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Napoleon described our country as a nation of shop keepers and today there are approximately 280,000 shops in the UK.  There are a huge variety of types and sizes of shops.  These includes anything from small grocers and boutique clothing shops to huge supermarkets and DIY stores. 

Thousands of retail shop businesses are bought and sold every year.  Even a very small shop business can be quite valuable with someone out there being prepared to spend tens of thousands of pounds on acquiring your business.  There are always a multitude of essential legal mattes that need to be sorted out when you are selling a shop business.  NA Legal Business Solicitors specialise in sorting out the legal side of selling a business.  We represent people selling their retail shop businesses in all parts of the country.  Please do not hesitate to make contact with us today if you are involved in selling your business and you need a solicitor.  

The Legal Process

You can find out a lot more detail about the process of selling a business in our page on this website called The Sale of Business Process.  

There will be a whole lot of issues that need to be sorted out by your solicitor.  These will include the sale of business contract; sorting out the transfer of any premises; dealing with enquirers from your buyer's solicitors and making sure that assets, including the business goodwill, are property and legally transferred in a way that leaves you free of any claim for refunds or claims for compensation.

Below are some particular issues that will concern you as someone selling a retail business.

Business Name   

The business name may well be a very important part of your business.  Small retail shop businesses are often well known locally and the business name may include your own name.  Your buyer will therefore probably want to keep the business name and will want a clause in the contract to put this into effect.  A lot of the value of your business and the value of its goodwill, could be bound up with the business name.  


Most of the purchase price which the buyer agrees to pay for your business is likely to be for "goodwill".  Goodwill is the value that your business has as a means of making a profit.  Physical assets of the business will include things like equipment and fixtures and fittings.  These are physical assets but goodwill is sometimes called "intangible" because it is not a physical asset. Goodwill will include your customer base, the fact that the public like your business and are likely to continue buying from you.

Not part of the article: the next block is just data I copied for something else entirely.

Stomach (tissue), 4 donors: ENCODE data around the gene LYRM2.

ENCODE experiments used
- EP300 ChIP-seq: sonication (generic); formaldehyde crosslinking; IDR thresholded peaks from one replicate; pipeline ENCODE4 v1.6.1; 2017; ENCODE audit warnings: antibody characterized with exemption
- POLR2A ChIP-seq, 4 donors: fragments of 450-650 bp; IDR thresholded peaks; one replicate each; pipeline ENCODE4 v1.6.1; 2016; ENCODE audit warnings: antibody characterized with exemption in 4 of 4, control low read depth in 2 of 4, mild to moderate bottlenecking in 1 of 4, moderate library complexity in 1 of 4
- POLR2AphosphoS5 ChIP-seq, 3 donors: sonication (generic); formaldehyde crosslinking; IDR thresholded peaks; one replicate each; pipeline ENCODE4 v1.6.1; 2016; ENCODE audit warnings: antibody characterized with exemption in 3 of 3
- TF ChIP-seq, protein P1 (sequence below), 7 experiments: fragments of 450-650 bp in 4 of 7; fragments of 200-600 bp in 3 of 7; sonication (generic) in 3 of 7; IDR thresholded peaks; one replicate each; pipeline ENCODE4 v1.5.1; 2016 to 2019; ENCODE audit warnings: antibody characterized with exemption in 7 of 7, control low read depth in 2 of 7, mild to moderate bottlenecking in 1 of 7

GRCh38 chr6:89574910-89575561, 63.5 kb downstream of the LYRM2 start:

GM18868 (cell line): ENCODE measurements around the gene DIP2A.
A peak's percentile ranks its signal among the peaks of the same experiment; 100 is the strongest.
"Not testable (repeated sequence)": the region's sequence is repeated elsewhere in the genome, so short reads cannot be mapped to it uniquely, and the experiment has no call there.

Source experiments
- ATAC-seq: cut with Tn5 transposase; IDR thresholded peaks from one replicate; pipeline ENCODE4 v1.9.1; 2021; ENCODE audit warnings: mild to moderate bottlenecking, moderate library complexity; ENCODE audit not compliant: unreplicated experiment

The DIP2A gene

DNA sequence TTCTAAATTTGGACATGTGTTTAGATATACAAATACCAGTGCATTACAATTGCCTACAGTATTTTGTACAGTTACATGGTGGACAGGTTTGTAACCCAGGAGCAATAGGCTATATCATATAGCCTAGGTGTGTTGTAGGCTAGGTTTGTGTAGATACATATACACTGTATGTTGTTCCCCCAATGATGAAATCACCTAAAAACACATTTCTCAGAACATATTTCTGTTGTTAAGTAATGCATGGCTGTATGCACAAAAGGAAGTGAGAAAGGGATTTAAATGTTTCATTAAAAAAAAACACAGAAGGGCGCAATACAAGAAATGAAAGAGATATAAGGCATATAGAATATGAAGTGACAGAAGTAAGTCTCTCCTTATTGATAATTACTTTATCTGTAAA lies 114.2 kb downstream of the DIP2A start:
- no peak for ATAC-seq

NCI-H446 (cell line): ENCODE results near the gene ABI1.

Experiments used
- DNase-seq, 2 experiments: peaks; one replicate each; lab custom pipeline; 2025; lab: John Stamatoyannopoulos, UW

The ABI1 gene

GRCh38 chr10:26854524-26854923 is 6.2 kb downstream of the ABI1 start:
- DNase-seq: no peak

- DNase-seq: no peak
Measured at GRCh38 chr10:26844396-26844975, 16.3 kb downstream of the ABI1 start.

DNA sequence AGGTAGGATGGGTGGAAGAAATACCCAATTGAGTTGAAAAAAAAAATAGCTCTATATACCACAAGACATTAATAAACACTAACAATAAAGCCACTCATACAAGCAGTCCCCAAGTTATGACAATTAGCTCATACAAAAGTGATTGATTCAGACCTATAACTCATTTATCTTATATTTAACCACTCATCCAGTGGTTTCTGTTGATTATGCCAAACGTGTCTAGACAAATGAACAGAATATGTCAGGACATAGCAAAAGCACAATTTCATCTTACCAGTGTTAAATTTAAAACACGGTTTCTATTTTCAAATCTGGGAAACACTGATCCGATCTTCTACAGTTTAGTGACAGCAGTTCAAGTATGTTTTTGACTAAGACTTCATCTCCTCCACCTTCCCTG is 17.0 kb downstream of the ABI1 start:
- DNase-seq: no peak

Because goodwill is likely to be the most valuable part of your business, it is likely that the solicitor for the buyer of your business will insist on certain clauses being included in the sale of business contract to protect the goodwill.  These clauses are likely to include an obligation on you not to trade in competition with the business once it is sold and not to set up a similar business within a certain number of miles, nor to poach and of the staff.


Depending on the type of retail shop business you have, you might have a website which you obtain business from.  Some retail shop businesses get some of their trade through a website.  Examples are some clothes shops and very specialist shops such as home brew or custom made jewelers or the like. 

You will have to decide how valuable the website and whether you agree to include this in the sale.  This will need to be taken account when negotiating the purchase price of your retail shop business.


As a retail shop business you will be carrying stock.  There could be all sorts of issues with stock.  For example, is your stock perishable such as for a greengrocer or stock that might be fashion sensitive, such as a clothes retailers.  

The usual way to deal with stock in a business sale is for your solicitor to put a clause in the sale of business agreement that stock will be purchased by the buyer at cost price.  The stock would then be valued at the time the sale goes through.  The valuation could be done by a professional valuer or you and the buyer simply getting together, looking at what their is and agreeing a price for it.  The stock would then be paid for in addition to the purchase price for the business overall. 

You need to be careful with stock as there can easily be a dispute over it.  Sometimes the buyer will claim that stock is damaged, or that it is out off date, gone off or is out of fashion etc.  Stock needs to be considered carefully and you should take advice on how best to handle the issue.

Business Premises 

Most shops are likely to involve leasehold property which is then transferred to the buyer.  This means that the Landlord would have to give formal legal consent to the assignment and all of that side of things would need to be dealt with.  Sometimes the freehold of the business premises might be being sold.


Nearly all retail shops will include employees who are to be transferred as part of the business sale.  Shops will often have a mixture of full-time, part-time and casual employees.  Often also there are family members involved working for the business.  Issues involving employees can therefore be more complex for retail shop sales than for other types of businesses.

Further Information or If You Need a Solicitor for the Sale of Your Retail Shop Business

Please contact us today with any enquiries you have; for more information about the process or if you need a solicitor for selling your retail shop business.

You can contact us by email, by completing the contact form on this webpage or by phoning us completely free of charge and without obligation on 0800 1777 522

Call us for free on 0800 1777 522

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